WARRINGTON Borough Council has confirmed that an investigation has been launched into the apparent rusting of the Golden Gates.

This comes a year after the landmark underwent an expensive restoration project to bring it back to its former glory.

The refurbishment of the gates took seven months of painstaking work, costing a sum in the region of £500,000.

But photos published earlier this month shows apparent corrosion of the gates, which have stood proudly outside Warrington Town Hall for more than a century

One reader said: “I am very concerned about the state of the Golden Gates. These were only refurbished last year.

“They should not be rusting like they are. Something needs to be done and ASAP.”

The council has since confirmed that it is looking into the cause of the rust and will look to rectify it once identified.

A spokesman said: “We are aware of the corrosion issue and have been working constructively with project lead Ramboll and contractor Hall Conservation to identify the underlying cause.

Photos showing apparent rust on the Golden Gates

Photos showing apparent rust on the Golden Gates

“This work has included site visits to enable specialist investigations to take place and paint analysis samples to be obtained.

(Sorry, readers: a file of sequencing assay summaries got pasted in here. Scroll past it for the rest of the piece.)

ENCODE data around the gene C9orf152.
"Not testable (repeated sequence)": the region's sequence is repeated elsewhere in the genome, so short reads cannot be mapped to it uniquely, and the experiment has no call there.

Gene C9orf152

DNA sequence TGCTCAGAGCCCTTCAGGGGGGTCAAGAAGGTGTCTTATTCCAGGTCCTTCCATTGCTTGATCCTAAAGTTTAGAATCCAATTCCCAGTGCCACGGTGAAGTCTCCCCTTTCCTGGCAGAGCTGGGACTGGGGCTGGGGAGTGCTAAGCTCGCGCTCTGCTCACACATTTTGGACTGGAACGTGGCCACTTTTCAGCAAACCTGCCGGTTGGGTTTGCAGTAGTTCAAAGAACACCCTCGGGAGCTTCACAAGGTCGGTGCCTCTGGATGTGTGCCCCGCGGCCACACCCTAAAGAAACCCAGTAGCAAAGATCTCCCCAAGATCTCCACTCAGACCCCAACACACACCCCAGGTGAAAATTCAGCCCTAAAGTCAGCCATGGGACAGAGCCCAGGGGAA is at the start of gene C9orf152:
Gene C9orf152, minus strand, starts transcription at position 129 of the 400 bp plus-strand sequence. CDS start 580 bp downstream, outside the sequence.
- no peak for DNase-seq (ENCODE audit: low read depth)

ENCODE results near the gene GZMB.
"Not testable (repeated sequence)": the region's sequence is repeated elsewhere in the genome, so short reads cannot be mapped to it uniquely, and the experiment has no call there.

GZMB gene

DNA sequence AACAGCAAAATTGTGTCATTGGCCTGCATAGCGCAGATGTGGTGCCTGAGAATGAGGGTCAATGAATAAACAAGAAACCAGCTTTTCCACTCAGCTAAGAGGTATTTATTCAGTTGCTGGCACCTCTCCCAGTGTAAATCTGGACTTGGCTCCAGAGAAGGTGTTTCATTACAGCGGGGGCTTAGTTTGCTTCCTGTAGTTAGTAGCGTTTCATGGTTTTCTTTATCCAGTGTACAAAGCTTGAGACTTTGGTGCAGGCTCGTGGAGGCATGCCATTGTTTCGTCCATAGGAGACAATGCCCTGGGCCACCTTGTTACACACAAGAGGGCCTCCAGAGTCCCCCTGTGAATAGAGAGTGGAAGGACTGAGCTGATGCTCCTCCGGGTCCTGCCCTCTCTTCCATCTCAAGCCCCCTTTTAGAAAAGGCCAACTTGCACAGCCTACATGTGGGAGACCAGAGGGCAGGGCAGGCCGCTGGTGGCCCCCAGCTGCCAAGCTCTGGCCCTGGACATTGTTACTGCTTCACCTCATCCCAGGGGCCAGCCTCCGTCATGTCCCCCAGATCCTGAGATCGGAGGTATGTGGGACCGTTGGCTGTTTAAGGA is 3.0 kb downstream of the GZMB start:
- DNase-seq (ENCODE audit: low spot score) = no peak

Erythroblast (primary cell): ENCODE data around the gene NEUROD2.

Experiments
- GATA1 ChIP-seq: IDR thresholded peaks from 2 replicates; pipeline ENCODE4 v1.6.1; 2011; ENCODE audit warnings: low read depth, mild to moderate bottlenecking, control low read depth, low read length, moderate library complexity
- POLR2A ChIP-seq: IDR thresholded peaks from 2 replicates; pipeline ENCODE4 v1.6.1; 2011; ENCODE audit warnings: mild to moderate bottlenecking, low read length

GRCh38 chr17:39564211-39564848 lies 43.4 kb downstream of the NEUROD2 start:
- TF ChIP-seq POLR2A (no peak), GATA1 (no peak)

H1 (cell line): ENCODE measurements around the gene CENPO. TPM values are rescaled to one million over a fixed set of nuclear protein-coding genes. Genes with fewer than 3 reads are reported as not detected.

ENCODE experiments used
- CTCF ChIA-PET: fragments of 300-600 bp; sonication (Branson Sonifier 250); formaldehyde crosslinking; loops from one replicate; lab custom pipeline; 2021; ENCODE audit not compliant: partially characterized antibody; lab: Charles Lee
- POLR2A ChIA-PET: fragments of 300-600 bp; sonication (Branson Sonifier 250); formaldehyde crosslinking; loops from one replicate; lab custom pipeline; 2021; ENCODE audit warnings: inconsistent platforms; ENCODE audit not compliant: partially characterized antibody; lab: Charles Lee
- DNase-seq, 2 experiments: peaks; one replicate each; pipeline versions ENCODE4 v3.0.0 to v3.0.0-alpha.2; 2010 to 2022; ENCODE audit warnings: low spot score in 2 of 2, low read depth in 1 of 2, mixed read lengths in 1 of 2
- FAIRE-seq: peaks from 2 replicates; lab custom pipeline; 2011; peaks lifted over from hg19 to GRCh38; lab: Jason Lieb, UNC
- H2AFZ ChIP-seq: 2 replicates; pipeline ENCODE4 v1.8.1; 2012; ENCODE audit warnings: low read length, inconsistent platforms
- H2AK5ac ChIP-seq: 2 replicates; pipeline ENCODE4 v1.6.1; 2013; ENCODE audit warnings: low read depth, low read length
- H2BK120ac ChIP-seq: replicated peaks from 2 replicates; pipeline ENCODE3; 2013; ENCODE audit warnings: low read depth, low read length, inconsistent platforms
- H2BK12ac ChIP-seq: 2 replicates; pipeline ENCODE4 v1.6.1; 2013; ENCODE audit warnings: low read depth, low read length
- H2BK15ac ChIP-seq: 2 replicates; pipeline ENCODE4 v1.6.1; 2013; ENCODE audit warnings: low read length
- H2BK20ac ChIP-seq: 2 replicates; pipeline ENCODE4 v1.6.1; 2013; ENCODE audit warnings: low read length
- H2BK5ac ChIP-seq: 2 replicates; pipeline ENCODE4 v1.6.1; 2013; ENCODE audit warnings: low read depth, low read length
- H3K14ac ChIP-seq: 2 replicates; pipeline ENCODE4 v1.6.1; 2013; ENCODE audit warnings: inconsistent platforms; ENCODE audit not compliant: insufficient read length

“Once this work has been completed, Hall and Ramboll will be providing us with a remedial plan and likely timescales.

“Under the contract, remedial rectification work is carried out at the contractor’s cost.”

The Warrington Guardian reported the installation of the handsome new addition to Bank Park on June 28, 1895.

They were presented to the town by Frederick Monks, but they were originally meant for an even more prestigious destination.

The cast-iron gates were commissioned as a present for Queen Victoria and were due to be installed at Sandringham, but she refused to accept them as behind the gates stood a statue of Oliver Cromwell.

Sandringham’s loss however was Warrington’s gain, as the gates were returned to their makers and spotted by council member Monks during a visit.

He was so taken by them he bought them as a gift for the council, and they were installed in pride of place in Bank Park two years later.